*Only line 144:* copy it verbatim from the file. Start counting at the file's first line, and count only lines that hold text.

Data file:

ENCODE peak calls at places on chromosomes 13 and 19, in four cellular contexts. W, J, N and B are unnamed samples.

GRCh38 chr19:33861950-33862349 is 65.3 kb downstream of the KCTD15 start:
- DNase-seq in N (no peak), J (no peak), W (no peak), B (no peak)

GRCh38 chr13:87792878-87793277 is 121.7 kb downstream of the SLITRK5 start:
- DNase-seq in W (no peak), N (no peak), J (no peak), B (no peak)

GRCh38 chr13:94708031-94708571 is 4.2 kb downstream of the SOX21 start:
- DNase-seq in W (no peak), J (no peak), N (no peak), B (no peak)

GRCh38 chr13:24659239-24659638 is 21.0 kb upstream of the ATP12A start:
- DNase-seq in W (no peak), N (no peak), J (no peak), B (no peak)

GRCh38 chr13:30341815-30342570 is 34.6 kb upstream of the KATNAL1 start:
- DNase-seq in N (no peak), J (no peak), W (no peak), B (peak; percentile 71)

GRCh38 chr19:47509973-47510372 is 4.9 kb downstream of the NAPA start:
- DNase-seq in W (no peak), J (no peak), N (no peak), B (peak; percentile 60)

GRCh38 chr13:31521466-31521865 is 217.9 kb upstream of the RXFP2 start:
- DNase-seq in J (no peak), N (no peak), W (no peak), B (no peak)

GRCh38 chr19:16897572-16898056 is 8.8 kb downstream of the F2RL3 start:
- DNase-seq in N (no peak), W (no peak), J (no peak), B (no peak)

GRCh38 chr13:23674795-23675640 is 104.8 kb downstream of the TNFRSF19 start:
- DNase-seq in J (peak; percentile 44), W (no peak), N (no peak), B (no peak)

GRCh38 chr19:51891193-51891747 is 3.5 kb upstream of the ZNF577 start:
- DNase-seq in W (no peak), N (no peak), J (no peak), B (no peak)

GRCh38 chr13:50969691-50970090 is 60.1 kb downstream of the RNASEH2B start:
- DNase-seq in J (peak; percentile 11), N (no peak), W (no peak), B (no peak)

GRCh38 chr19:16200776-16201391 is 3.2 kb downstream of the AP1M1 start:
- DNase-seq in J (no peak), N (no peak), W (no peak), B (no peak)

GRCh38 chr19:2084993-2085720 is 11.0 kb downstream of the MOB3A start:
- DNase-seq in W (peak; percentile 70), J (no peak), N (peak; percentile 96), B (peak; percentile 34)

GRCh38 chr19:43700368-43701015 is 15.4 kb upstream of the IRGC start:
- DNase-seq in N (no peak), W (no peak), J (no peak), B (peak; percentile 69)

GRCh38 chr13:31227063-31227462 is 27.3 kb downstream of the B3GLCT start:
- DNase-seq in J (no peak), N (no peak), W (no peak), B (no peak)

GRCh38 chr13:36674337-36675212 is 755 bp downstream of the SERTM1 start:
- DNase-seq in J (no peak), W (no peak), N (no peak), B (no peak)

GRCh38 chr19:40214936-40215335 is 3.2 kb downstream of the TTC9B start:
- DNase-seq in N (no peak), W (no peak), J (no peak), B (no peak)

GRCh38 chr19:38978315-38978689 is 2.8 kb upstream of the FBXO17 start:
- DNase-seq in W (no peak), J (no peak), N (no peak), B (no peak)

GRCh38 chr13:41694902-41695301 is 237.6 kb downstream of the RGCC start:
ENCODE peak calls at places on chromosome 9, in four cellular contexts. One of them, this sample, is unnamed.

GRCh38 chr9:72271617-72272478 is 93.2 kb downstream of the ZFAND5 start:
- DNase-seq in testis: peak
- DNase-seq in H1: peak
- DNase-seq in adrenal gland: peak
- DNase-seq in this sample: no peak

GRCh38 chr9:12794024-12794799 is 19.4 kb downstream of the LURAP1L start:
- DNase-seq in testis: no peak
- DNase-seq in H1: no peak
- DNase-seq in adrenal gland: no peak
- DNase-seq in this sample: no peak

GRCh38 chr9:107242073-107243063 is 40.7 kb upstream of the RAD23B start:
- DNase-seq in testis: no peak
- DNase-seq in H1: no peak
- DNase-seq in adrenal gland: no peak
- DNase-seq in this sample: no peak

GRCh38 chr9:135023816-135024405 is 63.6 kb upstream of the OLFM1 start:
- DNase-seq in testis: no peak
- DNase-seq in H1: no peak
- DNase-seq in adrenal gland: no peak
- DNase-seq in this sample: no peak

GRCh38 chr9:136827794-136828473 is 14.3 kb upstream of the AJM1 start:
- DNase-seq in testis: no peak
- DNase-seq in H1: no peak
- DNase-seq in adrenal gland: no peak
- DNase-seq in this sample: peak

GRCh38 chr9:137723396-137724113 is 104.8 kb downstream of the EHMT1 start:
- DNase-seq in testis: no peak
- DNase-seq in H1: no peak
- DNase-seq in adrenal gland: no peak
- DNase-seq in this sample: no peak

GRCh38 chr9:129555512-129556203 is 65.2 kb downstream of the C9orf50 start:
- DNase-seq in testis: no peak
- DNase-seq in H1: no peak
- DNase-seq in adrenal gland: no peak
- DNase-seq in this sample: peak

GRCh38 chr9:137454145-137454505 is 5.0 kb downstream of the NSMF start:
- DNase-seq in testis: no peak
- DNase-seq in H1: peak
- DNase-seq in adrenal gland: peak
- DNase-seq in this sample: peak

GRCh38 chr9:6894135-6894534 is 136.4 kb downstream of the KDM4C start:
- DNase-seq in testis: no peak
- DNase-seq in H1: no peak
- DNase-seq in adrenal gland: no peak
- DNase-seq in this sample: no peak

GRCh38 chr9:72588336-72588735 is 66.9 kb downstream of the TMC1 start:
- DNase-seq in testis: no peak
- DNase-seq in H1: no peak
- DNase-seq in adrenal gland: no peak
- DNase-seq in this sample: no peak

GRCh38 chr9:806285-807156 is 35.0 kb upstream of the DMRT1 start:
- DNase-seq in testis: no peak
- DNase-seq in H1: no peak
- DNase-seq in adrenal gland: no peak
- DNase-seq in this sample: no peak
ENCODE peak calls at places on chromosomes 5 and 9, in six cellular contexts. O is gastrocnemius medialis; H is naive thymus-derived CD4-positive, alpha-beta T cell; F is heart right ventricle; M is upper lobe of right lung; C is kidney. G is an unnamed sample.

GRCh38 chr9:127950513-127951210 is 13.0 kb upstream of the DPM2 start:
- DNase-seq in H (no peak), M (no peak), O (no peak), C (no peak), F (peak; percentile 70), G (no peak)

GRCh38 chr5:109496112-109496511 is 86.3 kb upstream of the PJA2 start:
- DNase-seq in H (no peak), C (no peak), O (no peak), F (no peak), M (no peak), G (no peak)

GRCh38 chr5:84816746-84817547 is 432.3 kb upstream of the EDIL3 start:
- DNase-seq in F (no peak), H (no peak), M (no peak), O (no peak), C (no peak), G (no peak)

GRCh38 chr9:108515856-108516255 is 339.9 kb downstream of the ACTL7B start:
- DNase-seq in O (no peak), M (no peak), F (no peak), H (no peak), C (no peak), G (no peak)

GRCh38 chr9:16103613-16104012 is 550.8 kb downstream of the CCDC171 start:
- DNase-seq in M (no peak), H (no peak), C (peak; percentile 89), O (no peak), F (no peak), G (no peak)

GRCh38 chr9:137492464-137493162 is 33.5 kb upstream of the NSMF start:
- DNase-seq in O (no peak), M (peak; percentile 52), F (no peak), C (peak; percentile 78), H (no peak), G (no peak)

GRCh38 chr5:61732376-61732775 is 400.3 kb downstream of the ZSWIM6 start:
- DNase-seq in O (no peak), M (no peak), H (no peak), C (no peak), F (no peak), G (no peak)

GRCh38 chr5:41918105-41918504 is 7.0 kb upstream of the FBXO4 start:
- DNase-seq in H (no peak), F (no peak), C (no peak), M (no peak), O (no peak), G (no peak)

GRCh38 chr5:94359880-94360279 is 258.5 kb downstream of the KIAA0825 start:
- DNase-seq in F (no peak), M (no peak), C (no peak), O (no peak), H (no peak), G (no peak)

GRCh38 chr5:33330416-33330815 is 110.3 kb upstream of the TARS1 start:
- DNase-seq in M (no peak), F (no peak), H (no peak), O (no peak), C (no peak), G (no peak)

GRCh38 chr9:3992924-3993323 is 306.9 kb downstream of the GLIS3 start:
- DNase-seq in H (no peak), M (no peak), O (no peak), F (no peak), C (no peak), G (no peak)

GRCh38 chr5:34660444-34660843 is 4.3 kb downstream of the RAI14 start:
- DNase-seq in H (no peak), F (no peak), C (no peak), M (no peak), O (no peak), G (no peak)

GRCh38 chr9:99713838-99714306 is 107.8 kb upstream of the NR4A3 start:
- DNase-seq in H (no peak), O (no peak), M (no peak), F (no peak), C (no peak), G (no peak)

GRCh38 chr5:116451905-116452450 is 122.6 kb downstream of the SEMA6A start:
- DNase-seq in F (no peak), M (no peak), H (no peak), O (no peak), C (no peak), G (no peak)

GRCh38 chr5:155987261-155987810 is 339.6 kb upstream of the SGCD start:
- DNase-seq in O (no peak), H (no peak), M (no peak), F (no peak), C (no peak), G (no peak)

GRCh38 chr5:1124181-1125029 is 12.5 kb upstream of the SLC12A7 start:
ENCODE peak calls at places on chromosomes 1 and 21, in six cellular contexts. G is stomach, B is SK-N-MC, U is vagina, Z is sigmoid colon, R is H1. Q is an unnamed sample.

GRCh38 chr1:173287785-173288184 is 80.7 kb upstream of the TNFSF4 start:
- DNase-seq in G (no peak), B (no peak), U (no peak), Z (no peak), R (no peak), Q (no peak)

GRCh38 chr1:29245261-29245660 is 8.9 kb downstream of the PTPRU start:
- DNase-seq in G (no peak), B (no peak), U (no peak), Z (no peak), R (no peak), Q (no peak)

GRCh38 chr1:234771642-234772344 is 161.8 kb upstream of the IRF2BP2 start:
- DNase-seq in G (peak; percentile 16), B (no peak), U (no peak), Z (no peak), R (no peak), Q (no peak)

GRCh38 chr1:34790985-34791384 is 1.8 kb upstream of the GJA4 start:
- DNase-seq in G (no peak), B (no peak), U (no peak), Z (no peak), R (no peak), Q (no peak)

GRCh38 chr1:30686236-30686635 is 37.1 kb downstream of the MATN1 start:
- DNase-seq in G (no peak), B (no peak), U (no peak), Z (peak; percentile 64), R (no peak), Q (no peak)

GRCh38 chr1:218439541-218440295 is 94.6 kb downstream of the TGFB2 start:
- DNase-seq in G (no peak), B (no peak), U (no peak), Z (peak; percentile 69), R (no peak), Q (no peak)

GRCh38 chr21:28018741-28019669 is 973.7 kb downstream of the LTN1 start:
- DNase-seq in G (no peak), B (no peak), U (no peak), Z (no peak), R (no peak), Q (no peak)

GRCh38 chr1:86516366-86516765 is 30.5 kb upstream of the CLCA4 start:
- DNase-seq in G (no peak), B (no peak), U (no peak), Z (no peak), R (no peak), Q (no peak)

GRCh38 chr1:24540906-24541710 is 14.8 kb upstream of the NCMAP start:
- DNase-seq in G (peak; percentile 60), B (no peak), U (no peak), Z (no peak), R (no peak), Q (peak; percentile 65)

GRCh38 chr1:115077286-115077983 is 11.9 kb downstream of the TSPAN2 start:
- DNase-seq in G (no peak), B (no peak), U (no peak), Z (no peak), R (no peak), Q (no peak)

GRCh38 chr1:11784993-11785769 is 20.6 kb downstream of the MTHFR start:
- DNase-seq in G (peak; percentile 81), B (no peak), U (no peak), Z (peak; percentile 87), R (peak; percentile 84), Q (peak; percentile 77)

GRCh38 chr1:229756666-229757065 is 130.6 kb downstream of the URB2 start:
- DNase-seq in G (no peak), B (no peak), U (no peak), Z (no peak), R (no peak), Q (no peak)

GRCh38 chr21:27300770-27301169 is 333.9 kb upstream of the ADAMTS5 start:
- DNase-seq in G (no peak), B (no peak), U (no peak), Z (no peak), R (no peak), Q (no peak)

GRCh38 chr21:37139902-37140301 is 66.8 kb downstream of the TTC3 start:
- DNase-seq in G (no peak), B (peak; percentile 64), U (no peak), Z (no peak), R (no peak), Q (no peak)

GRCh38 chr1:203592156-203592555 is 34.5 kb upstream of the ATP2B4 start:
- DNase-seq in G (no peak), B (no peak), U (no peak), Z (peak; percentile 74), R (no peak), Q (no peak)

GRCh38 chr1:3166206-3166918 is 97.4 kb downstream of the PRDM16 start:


GRCh38 chr1:24540906-24541710 is 14.8 kb upstream of the NCMAP start: